Pedisic dove into 45-degree water still wearing his heavy work boots and coveralls.
He pulled Schowalter’s head out of the water and fought to reach a graspable beam along the wall of the slip. He kept yelling for help.
The well-trained warehouse crew showed up with life rings, rope and a stretcher.
“Everybody was there,” Pedisic said.
He had trouble convincing Schowalter that he should be assisting in saving his own life. Without the old man’s help, Pedisic feared he might go down with him.
“Grab the beam. Grab the beam,” Pedisic yelled while struggling to reel Schowalter in.
Finally, Schowalter took heed.
“He held on hard,” Pedisic said.
They forced life rings onto Schowalter’s arms, and the two scooted down the slip to a ladder 30 feet away.
Schowalter was pulled and shoved more than he climbed the ladder himself. But along with grabbing the beam, there were other signs of him coming around from a suicide attempt.
“He changed his mind,” Steve Tuura said. He and Jarad Christianson were two of the first co-workers to assist Pedisic.
“He grabbed my hand and didn’t let go,” Tuura said.
It’s been estimated that less than five minutes elapsed from when Schowalter went into the water and when his waterlogged frame was brought back to the dock.
Police and emergency crews arrived. Schowalter was put on a stretcher. Police wanted to interview Pedisic.
He didn’t linger long in his soaked clothing. He was colder now in the open air.
Pedisic, Tuura and Christianson told their tale of rescue 12 days later to a Coast Guard officer who plans to send their story to Washington for a special commendation.
To hear Pedisic tell it, the Schowalter adventure was all in a day’s work. Coast Guard Officer in Charge Robert Pump asked him what he did next after Schowalter went away in an ambulance.
“I went home, took a shower and came back to work,” Pedisic deadpanned.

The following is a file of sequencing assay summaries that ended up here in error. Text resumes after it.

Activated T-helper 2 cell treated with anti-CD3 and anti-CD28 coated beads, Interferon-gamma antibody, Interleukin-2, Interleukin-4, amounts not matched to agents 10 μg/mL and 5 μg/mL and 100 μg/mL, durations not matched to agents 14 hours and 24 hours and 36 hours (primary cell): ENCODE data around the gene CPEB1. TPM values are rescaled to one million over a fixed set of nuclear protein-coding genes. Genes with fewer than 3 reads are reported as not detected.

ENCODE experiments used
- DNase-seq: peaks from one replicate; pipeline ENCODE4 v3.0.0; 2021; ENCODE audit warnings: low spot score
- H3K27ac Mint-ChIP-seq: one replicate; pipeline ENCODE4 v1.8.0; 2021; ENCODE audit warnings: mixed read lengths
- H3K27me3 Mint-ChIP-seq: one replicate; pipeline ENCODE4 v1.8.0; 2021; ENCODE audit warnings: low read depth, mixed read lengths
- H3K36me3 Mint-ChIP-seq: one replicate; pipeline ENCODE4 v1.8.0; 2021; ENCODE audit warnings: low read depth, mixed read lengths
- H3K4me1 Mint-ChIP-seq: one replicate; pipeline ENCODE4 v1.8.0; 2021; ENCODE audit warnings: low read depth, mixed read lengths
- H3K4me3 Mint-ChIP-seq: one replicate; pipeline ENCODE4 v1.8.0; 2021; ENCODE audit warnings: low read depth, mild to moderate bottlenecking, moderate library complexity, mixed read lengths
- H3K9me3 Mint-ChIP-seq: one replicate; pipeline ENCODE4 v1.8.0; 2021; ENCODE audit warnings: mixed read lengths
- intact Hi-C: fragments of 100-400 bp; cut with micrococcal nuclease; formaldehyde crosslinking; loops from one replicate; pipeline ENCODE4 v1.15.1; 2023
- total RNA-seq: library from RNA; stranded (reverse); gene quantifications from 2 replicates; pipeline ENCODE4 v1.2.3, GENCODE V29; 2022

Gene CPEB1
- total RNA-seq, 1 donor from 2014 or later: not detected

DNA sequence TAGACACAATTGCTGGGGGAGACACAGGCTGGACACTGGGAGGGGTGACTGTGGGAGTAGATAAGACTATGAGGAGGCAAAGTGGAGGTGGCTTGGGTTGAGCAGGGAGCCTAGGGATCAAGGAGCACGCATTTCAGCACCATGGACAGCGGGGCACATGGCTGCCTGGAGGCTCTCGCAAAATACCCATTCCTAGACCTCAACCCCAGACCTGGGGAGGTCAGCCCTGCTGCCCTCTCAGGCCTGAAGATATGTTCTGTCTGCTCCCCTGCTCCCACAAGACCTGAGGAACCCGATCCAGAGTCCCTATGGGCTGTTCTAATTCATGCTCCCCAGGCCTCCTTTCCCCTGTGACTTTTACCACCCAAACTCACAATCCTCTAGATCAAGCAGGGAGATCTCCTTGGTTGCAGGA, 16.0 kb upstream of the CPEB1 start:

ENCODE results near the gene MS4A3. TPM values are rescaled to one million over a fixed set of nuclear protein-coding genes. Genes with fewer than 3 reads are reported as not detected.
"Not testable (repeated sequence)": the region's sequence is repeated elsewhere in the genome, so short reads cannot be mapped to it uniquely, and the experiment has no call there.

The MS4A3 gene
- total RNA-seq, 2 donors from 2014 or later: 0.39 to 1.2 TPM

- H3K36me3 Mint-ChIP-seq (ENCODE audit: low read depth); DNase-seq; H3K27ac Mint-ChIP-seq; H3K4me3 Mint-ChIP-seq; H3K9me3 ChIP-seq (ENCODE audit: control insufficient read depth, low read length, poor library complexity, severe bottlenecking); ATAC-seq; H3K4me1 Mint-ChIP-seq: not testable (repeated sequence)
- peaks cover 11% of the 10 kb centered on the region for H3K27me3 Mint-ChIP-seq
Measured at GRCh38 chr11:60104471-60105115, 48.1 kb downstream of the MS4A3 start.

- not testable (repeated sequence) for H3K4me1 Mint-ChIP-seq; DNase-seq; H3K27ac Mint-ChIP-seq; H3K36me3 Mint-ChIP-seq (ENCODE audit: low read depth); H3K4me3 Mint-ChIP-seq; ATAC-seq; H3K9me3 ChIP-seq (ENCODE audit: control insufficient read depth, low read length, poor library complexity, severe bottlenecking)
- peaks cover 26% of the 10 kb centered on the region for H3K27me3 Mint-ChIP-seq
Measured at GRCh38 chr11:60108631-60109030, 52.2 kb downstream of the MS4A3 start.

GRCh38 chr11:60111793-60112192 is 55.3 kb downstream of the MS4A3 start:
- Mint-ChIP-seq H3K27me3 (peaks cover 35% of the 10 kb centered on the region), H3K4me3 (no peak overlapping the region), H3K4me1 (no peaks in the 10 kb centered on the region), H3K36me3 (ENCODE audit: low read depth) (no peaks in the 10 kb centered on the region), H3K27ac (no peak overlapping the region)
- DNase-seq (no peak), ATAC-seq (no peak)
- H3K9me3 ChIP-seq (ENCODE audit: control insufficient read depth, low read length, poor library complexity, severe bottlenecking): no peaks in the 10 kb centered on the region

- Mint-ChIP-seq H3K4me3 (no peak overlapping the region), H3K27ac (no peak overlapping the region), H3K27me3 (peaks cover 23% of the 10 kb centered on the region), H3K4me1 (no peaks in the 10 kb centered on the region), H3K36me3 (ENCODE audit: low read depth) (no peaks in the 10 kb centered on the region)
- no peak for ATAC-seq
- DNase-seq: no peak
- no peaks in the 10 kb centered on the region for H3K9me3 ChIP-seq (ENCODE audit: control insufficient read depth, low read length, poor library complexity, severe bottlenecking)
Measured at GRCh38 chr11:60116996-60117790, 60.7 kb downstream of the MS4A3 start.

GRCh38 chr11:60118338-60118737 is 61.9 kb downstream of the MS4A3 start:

Tuura went to check on Schowalter’s LeSabre outside the gate and met with something “creepy.”
On the radio blared Roy Orbison’s “Only the Lonely.”
Marvis Boelter and Bill Schowalter met in 1938 in St. Paul. She came from a wealthy family. He grew up “dirt-poor,” Scott said.
“But he was good-looking,” he said.
He got the girl, and after World War II, in 1945, they were married.
“They had a great life,” Scott said.
They raised three children in South St. Paul — Scott, Craig and Valerie.
Bill worked as a crane operator for street utility projects.
It was a fairly normal postwar upbringing, Scott said.
“He was a typical World War II male,” Craig said, meaning his father was quiet and not very expressive.
“The emotional connections were not there,” he said, but the family as a whole “has always been tight.”
When Bill retired in 1985, the couple moved to Webster, Wis. When Marvis started having health problems, the couple found themselves traveling to Duluth for care. They decided to move to Duluth in 1991. Then they were some of the first people to move into the senior housing cooperative called Gramercy Park in Hermantown in 2000.
The death of Marvis in September 2012 brought Bill’s stifled emotion to the surface, Craig said.
“He just came to this realization,” he said. “He really did love her. He just wasn’t always good at showing it.”